Bank-card fraud has become a huge global problem in recent years, thanks in part to the rise of online shopping. Credit-card fraud in Britain alone came to £755m last year, according to Financial Fraud Action UK. But a technology called Motion Code from French digital security firm Oberthur Technologies could make life harder for fraudsters.
How does Motion Code work? On the reverse side of every credit card, next to the signature box, is the card verification value (CVV) a static three-digit number you input whenever you buy something with your card online. With Motion Code, that three-digit number is constantly changing at random on a tiny digital display powered by a very thin lithium battery with a three-year lifespan.
This means that if criminals get hold of details of a Motion Code-equipped cardby using "skimmers" devices fitted onto cash machines that "skim" the data off your card's magnetic strip or other means, they won't know or be able to guess the CVV. Of course, a randomised CVV number won't help you if your physical card gets stolen. And you won't be able to memorise your own CVV so that you can pay online without having the card to hand. But that might be a small price to pay to keep your card details safe.
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In France, where the cost of card fraud stood at €395.6m in 2014, banks BNP Paribas, Societe Generale and Groupe BPCE have trialled the Motion Card on a sample pool of customers, in preparation for a wider roll-out that may begin later this year.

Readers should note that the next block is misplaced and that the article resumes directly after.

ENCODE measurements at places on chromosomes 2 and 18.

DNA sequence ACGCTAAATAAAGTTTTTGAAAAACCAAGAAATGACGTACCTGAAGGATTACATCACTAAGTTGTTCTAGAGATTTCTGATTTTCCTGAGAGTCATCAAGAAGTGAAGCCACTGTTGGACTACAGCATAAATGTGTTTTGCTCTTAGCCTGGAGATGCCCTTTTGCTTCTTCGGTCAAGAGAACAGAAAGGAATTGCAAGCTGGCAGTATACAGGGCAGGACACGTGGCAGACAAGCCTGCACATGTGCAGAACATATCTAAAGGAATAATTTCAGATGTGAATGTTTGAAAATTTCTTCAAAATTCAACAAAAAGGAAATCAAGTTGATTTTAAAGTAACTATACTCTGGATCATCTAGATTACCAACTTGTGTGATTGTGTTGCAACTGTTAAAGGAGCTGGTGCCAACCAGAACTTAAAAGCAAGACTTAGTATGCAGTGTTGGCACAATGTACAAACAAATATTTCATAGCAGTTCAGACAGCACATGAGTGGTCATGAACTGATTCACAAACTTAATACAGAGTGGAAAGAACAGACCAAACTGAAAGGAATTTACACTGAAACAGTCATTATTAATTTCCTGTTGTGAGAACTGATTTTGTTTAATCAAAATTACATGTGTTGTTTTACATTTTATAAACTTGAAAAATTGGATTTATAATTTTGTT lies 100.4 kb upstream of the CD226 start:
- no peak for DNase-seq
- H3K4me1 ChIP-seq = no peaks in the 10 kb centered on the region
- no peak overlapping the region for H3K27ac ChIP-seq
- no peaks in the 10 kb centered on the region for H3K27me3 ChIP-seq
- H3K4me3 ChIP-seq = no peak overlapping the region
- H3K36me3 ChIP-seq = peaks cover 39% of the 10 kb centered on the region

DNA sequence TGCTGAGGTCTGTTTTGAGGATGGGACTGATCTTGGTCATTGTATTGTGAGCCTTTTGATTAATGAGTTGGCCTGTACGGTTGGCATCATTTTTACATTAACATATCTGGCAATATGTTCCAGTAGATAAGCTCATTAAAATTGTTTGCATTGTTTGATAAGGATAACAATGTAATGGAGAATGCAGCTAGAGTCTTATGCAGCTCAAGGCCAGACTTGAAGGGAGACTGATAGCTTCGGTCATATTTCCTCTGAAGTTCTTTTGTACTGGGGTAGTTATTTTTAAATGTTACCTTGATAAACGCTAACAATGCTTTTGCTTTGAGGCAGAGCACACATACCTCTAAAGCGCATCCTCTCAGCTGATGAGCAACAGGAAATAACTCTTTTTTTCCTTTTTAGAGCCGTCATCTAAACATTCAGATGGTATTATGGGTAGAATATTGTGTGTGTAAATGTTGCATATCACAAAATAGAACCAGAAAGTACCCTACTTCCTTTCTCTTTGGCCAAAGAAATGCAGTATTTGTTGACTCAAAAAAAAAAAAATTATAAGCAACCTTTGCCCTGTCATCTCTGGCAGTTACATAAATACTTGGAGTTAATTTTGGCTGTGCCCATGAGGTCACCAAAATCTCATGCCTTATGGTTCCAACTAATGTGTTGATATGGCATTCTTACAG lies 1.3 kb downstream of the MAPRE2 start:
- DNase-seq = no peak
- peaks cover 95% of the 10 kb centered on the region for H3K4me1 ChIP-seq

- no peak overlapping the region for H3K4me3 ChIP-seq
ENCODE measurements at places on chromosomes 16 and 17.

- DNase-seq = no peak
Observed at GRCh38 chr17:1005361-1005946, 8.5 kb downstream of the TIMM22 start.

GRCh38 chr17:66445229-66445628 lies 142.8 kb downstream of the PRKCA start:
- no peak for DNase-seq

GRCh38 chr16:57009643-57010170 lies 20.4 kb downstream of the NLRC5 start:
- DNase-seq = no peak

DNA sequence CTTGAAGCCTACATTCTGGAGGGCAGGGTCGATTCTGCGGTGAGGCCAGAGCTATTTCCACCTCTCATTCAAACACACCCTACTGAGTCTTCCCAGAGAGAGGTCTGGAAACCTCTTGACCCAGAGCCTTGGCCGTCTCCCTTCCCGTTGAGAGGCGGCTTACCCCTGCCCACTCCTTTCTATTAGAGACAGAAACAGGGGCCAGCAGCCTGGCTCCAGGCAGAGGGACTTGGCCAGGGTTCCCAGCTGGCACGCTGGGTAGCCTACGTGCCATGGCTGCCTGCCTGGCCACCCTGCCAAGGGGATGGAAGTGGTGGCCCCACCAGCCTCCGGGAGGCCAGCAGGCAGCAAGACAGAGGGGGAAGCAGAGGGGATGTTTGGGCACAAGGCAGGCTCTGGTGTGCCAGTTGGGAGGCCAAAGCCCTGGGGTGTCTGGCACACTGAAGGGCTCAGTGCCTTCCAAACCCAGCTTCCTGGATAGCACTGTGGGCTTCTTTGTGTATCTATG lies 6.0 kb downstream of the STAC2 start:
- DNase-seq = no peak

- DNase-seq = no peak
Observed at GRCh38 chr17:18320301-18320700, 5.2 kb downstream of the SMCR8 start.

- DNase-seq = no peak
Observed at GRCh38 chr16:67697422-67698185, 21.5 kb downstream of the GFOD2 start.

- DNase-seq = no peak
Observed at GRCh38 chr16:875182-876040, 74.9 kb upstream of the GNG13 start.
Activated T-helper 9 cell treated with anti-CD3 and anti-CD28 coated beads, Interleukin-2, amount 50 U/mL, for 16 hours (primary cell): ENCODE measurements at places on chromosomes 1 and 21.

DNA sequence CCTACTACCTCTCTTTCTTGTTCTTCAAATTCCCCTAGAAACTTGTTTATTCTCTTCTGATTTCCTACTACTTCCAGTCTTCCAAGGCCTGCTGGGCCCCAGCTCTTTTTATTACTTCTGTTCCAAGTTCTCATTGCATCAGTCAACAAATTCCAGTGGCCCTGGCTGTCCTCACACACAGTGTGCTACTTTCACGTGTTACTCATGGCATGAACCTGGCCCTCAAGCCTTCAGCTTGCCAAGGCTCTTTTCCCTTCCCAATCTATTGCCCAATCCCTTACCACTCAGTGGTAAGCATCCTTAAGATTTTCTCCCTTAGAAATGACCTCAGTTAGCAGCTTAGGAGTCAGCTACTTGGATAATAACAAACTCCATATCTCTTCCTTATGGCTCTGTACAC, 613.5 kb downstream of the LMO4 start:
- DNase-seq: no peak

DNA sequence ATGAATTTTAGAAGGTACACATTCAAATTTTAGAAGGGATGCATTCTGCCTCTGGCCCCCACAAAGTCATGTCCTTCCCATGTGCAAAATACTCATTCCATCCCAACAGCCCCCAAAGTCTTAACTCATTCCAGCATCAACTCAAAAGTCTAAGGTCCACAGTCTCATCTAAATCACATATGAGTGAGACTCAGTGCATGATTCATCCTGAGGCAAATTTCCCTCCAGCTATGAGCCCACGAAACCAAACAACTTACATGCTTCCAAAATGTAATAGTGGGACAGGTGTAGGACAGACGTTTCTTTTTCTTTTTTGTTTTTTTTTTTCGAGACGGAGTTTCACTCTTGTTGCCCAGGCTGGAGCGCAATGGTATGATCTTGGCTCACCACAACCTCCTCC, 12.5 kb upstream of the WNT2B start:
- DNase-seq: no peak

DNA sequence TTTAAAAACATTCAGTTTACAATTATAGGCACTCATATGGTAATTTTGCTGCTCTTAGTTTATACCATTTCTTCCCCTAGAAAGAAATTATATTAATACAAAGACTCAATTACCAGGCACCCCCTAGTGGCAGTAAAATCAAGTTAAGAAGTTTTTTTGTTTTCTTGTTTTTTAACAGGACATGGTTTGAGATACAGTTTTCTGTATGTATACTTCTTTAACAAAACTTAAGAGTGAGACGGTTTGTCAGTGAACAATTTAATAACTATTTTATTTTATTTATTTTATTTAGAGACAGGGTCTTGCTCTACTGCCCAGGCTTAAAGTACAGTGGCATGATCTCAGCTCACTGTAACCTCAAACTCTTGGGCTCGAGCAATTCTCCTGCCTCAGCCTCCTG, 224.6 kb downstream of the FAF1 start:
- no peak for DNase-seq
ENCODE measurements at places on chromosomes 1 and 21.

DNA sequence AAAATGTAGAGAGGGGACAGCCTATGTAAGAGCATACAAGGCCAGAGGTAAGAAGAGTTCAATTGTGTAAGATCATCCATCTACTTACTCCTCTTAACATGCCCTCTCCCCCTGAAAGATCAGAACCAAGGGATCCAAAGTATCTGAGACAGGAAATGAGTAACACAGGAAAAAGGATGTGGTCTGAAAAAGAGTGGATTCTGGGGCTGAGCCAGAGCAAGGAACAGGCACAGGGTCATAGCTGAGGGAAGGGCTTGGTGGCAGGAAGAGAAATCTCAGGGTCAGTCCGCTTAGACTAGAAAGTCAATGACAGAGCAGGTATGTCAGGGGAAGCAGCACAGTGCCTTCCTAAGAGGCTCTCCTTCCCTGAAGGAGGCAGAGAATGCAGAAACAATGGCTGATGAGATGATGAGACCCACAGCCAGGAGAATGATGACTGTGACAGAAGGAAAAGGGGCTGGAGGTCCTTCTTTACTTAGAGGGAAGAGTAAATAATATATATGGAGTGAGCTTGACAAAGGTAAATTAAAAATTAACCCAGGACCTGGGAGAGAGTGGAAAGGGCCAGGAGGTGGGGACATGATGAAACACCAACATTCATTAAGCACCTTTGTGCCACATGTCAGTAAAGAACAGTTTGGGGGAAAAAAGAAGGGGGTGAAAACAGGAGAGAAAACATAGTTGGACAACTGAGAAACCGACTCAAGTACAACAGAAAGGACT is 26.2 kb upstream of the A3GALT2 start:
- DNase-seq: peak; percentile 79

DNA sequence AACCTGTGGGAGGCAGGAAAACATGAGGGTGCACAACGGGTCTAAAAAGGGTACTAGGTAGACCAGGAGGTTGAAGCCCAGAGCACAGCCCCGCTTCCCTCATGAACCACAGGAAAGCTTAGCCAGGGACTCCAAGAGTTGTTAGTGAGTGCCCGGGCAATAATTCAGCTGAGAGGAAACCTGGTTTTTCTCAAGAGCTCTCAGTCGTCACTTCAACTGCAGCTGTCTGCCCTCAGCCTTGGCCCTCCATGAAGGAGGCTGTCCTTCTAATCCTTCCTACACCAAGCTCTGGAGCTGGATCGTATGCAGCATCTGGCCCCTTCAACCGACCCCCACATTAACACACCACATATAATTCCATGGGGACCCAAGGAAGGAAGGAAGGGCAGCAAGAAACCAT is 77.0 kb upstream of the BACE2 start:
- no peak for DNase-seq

Pilot schemes are also under way in Poland and Mexico, and British banks are in talks with Oberthur to bring it to the UK. "In some ways, it's surprising it has taken so long for this to appear," Prof Alan Woodward, a cybersecurity expert from Surrey University, told the BBC. "The technology has existed for some time so now it will be a case of persuading card processors that it is worth doing."
Chris Carter spent three glorious years reading English literature on the beautiful Welsh coast at Aberystwyth University. Graduating in 2005, he left for the University of York to specialise in Renaissance literature for his MA, before returning to his native Twickenham, in southwest London. He joined a Richmond-based recruitment company, where he worked with several clients, including the Queen’s bank, Coutts, as well as the super luxury, Dorchester-owned Coworth Park country house hotel, near Ascot in Berkshire.
Then, in 2011, Chris joined MoneyWeek. Initially working as part of the website production team, Chris soon rose to the lofty heights of wealth editor, overseeing MoneyWeek’s Spending It lifestyle section. Chris travels the globe in pursuit of his work, soaking up the local culture and sampling the very finest in cuisine, hotels and resorts for the magazine’s discerning readership. He also enjoys writing his fortnightly page on collectables, delving into the fascinating world of auctions and art, classic cars, coins, watches, wine and whisky investing.
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